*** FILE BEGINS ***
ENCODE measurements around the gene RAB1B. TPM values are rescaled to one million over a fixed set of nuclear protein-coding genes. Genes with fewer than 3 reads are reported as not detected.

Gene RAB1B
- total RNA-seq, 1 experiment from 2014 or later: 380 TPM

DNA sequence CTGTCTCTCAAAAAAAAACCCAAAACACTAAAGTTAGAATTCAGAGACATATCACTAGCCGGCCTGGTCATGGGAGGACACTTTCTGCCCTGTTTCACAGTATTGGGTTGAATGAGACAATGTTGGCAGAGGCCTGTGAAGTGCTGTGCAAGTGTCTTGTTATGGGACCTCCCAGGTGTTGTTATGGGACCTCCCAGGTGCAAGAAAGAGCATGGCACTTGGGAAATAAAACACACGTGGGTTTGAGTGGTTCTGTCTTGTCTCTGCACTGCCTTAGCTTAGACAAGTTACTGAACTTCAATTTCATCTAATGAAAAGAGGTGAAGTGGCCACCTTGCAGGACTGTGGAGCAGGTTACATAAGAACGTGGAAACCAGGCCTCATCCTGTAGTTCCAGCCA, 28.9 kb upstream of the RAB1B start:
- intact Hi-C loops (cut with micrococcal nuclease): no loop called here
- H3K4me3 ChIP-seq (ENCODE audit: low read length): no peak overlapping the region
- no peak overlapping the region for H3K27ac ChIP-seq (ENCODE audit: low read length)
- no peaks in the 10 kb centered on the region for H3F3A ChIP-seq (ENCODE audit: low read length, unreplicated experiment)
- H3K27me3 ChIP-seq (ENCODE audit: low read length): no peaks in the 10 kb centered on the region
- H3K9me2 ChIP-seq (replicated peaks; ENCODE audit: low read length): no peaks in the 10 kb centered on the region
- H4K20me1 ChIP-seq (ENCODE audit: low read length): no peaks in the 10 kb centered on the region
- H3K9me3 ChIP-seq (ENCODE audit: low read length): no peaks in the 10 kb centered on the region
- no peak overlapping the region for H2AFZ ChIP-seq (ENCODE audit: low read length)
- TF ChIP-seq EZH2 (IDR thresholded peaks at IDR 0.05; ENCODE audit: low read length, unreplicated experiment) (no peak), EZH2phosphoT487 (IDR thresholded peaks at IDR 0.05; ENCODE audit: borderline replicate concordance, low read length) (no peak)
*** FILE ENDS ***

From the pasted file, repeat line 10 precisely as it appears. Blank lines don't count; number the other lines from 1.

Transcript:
- H3K9me2 ChIP-seq (replicated peaks; ENCODE audit: low read length): no peaks in the 10 kb centered on the region